Via email from Mike B. (AlphaMike in Idaho, not the other one) I received a link to this episode of Freakonomics: How to think about guns.
It starts out with a different question about mass murders than the media and most politicians, “Why are there so few?” With 300+ million people in the U.S. and a similar number of guns (not to mention many other ways of being able to commit mayhem and murder) why is it so “far out on the tail” that these incidents occur? Think about that. Typically it is about two mass murders (4+ people killed) a year with guns. Out of 300 million people? Only one out of 150 million people per year go nuts enough to kill a bunch of people? That’s pretty amazing if you think about it.
- “Gun buybacks are one of the most ineffectual public policies that have ever been invented in the history of mankind.”
- “I think people are confused with respect to how dangerous a particular gun is. If I’ve done my calculations right, any particular handgun in the United States will kill a person about once every 10,000 years.”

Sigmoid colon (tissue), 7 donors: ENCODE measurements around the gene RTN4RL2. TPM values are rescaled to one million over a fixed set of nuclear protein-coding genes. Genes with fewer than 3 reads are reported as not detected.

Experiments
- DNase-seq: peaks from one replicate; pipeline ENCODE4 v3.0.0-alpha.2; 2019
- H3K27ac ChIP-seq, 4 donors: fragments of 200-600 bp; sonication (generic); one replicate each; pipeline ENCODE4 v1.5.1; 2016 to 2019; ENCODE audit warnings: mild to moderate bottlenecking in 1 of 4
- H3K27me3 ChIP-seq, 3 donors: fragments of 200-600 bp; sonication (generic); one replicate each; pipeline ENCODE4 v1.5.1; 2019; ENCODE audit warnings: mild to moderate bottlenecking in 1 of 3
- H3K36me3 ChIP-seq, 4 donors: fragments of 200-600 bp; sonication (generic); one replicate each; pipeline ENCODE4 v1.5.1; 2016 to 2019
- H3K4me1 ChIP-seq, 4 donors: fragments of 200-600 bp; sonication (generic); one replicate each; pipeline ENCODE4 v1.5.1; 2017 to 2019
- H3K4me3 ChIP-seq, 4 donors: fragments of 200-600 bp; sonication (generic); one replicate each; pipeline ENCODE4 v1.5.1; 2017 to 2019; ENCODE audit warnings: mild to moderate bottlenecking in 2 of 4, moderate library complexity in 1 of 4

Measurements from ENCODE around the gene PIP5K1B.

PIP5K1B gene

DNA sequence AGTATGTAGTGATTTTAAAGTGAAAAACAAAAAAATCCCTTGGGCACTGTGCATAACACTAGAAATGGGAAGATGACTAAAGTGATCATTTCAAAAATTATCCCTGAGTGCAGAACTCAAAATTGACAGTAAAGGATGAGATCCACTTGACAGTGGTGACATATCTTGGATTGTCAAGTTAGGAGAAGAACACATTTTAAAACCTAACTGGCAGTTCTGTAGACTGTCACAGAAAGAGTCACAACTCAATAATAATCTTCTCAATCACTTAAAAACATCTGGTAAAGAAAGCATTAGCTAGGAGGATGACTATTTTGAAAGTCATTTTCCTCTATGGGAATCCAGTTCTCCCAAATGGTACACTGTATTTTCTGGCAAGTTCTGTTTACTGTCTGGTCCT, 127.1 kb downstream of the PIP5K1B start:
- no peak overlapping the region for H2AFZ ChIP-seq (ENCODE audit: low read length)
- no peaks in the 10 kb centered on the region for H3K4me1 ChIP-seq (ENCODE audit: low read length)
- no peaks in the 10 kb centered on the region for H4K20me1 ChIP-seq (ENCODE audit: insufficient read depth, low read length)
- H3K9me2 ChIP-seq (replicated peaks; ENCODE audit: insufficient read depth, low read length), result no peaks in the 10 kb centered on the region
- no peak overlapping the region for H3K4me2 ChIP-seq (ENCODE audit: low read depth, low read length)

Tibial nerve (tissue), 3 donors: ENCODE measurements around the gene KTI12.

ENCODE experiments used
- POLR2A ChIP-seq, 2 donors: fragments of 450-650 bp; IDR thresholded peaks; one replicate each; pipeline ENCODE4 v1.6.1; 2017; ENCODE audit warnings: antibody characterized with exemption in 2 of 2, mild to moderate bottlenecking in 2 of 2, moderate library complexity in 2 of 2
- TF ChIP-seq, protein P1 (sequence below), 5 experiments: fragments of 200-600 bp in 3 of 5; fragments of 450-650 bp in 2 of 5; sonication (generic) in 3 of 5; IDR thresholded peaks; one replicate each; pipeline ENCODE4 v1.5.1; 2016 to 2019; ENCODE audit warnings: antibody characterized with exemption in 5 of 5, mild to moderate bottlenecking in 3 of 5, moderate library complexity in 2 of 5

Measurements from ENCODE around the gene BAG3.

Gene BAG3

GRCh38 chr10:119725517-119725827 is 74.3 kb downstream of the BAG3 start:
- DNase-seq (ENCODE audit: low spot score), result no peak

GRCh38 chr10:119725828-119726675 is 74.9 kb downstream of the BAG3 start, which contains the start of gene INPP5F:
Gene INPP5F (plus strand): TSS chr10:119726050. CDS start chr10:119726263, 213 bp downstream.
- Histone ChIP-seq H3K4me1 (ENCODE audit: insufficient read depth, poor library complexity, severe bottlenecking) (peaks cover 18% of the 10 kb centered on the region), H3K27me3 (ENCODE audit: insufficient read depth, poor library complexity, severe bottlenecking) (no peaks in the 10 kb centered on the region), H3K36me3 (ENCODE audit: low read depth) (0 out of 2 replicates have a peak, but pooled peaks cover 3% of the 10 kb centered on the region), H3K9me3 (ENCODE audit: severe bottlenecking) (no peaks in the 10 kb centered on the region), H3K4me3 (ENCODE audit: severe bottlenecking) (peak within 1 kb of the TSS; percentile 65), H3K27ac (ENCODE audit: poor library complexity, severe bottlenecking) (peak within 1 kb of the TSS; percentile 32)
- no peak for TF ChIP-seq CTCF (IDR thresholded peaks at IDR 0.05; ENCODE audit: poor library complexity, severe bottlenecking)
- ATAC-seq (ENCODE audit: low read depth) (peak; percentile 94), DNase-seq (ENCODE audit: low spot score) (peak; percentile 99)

- “In order to prevent one homicide in a year, you would need to get 10,000 guns brought back in a gun buyback. Okay, but the thing is you don’t get 10,000 guns, and they’re not the guns that are used to kill people. So the typical gun buyback program I would guess saves approximately maybe 0.0001 lives.”
- “But why is it in the context of guns we don’t think of guns as deterrents, we think about guns as, being this, causing the violence. And the idea here comes out of Canada’s book, Fist, Stick, Knife, Gun, which honestly I’ll say is one of the best books I’ve read in my life, and if it’s still in print I would just encourage people to go find it. It’s fantastically insightful.”
- “Anyone with any sense looks at the current political climate, thinks about the kinds of proposals that are being made and accepts the fact that none of these proposals are going to have any real impact at all.”
The recommended book is available via Amazon:
It is next in my queue after I finish The Android’s Dream (son James thinks it is awesome and I’m liking it a lot).